Ferns are much beloved in gardens for the lacy texture they provide and for their deer resistance. But did you know there is an entire group of ferns that missed the memo about being delicate and dainty, and instead provide bolder textures in the garden?
The so-called tongue ferns, Pyrrosia (not to be confused with hart’s tongue fern, Asplenium) are mostly found in the tropics across central Africa, India, Asia, and Oceania. They are distinguished by typically having strap-like leaves—long and narrow like a strap—or entire leaves without any lobes or frilly fronds like a typical fern, and by growing as epiphytes on trees and rocks. They usually have a felt-like bottom surface densely coated with silver or rusty-colored hairs.
Tongue fern (Pyrrosia hastata) / JC Raulston Arboretum
A tropical epiphyte does not sound like a great option for Triangle area gardens, but there are several Asian species which make outstanding, evergreen specimens in central North Carolina. The most commonly grown is Pyrrosia lingua, which spread slowly by stiff rhizomes or surface roots. The cardboard textured, 10-inch leaves are silvery or rusty felted on their bottoms and provide a fascinating texture year-round. In colder climates, tongue ferns are often grown in hanging baskets where the rhizomes slowly creep over the sides. In our zone 7b gardens, they grow outdoors quite well.
Growing This Evergreen Fern
Tongue fern ‘Limon’ (Pyrrosia lingua) / JC Raulston Arboretum
The Japanese are quite fond of these ferns and have selected more than a few variants. Perhaps the most popular is the chartreuse streaked form known as ‘Ogon Nishiki’. The subdued variegation appears like dappled sun on the fronds in the shade or even on a cloudy day. Other forms of this species eschew the typical strappy leaves adding irregular edges and crested tips. All make interesting garden specimens.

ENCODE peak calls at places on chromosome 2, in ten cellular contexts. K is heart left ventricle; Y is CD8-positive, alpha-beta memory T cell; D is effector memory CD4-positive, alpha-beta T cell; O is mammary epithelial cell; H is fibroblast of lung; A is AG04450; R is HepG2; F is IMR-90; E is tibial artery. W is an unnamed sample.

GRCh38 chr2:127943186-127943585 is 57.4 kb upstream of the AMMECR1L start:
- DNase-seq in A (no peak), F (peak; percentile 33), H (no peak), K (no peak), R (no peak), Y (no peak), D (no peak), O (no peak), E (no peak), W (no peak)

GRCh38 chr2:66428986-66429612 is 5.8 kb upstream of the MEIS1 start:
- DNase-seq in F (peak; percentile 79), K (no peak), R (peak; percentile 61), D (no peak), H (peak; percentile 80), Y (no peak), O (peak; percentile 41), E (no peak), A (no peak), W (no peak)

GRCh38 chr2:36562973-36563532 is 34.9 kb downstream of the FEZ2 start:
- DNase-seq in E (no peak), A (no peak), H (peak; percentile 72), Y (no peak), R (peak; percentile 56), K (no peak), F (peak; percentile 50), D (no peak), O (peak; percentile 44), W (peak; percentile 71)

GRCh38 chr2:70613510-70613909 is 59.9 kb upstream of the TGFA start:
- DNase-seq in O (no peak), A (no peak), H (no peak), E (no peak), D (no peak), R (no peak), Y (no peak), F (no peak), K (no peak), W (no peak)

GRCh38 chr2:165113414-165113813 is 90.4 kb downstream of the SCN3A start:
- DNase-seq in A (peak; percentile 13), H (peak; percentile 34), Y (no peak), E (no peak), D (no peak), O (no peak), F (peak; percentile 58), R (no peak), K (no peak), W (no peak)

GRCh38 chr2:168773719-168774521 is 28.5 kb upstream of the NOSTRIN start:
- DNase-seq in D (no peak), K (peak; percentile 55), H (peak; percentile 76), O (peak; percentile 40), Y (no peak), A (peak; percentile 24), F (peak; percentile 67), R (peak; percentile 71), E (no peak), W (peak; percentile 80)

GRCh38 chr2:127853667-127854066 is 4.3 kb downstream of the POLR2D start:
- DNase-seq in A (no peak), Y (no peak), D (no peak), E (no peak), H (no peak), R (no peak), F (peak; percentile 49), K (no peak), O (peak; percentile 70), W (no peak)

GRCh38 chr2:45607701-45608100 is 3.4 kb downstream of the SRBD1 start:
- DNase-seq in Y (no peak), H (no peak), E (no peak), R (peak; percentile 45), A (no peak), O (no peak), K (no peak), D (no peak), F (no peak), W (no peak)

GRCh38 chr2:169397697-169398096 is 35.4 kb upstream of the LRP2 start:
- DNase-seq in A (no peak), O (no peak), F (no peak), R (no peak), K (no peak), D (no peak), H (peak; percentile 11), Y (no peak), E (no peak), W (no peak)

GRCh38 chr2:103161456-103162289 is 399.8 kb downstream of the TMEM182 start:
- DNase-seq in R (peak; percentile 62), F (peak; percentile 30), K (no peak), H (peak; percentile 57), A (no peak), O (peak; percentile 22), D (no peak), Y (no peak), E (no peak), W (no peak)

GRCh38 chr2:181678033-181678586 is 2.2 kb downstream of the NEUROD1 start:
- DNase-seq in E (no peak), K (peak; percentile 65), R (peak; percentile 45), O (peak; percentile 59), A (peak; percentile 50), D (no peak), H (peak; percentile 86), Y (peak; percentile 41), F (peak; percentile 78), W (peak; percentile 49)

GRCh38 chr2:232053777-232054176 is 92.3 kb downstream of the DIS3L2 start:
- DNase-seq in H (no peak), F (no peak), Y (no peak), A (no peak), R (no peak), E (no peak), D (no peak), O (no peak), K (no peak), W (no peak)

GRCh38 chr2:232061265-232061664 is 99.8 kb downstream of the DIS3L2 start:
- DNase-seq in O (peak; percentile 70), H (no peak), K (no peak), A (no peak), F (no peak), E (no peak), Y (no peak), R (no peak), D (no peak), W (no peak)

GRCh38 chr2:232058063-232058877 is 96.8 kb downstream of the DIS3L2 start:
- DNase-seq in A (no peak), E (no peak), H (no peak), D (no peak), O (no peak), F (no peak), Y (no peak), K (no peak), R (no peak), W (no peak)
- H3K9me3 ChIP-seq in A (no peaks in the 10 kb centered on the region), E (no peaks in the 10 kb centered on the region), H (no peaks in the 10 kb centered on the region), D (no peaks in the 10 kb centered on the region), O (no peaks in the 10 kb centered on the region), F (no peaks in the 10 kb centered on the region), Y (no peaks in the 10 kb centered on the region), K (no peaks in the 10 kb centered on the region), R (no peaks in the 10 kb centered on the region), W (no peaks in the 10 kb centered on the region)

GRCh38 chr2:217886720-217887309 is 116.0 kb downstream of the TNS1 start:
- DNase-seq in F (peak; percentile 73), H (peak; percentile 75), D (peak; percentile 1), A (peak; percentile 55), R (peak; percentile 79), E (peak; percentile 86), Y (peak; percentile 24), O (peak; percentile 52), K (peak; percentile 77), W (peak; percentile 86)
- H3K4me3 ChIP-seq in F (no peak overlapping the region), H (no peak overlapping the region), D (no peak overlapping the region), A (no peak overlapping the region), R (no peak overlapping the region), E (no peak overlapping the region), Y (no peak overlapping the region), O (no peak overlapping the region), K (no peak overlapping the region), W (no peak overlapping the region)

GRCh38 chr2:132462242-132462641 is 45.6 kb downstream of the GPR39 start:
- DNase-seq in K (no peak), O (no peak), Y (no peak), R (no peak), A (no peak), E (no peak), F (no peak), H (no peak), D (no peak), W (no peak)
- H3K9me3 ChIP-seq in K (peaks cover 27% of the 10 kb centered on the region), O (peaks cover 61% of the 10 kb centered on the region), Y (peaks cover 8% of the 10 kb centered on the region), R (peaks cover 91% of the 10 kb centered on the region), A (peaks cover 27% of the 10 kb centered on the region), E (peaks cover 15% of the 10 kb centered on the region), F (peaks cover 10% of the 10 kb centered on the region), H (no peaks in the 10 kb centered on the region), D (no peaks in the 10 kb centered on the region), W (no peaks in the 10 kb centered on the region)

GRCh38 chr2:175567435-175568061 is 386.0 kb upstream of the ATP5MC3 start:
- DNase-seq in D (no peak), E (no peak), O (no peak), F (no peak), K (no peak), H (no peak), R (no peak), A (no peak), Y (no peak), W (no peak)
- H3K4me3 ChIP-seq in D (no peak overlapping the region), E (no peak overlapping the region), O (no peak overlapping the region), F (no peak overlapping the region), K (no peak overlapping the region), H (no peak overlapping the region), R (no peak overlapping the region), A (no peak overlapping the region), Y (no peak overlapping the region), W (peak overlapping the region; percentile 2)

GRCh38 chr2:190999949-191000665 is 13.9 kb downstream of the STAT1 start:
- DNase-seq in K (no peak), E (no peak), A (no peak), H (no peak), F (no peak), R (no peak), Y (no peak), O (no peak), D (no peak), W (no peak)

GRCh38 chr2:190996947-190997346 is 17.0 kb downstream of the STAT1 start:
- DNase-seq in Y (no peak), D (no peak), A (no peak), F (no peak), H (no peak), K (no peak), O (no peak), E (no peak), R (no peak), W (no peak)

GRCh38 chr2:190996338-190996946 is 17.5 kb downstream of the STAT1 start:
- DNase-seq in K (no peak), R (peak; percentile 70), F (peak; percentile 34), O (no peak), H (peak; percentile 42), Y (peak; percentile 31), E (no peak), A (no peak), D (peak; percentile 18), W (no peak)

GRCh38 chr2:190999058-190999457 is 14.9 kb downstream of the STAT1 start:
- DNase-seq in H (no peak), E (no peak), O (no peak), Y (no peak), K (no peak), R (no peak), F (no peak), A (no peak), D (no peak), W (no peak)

Less commonly available, but certainly available from specialty nurseries, are several other Asian species. Pyrrosia drakeana can grow to nearly double the height of P. lingua, while retaining much the same look, but with a slightly deeper, glossier, green upper leaf surface. In rich soil and regular summer water, this tongue fern can spread relatively quickly as compared to the typical tongue fern, creating a patch three feet across in only a handful of years.
Tongue fern ‘Hiryu’ (Pyrrosia lingua) / JC Raulston Arboretum
As with most plants, there are exceptions. There are a few tongue ferns which, while not showing typical fern fronds, are not so strappy. P. hastata is one such species with each frond separated into finger-like lobes and only growing to about six inches tall. Unlike the slowly spreading other forms, this species will make a tight clump in the garden.
Similar to most ferns, Pyrrosia prefer some partial shade in loose soil with regular moisture. They are sometimes accused of being a bit difficult to grow, but if planted on a slight slope in good soil, they are easy and attractive additions to the garden. In their first few years of establishment, they can be sensitive to drought, though with age they become increasingly tolerant of dry periods when they will curl up and look sad, though new fronds will emerge when moisture returns. Once well established, pieces can be divided from the main clump and passed along to friends or spread throughout the garden. A heavy layer of wet fall foliage dropped on them can be detrimental, but a soft rake or quick blast from a blower will keep them healthy.
Tongue fern’s stiff texture and evergreen foliage make them ideal companions for spring ephemerals, bulbs, and other shade perennials. They grow well around small trees and shrubs, providing a useful small-scale groundcover to hide the bare knees of your woody plants. While most other ferns disappear for the winter, Pyrrosia keeps the garden looking lush year round. Best of all, the deer will skip right over your tongue ferns to find something else to graze on—hopefully in some other garden.
Do you want to learn more about evergreen ferns and other winter gardening topics? Go to jcra.ncsu.edu.
Featured image: Pyrrosia lingua ‘Ogon Nishiki’ / JC Raulston Arboretum.
Mark Weathington is the director of the JC Raulston Arboretum at NC State University in Raleigh.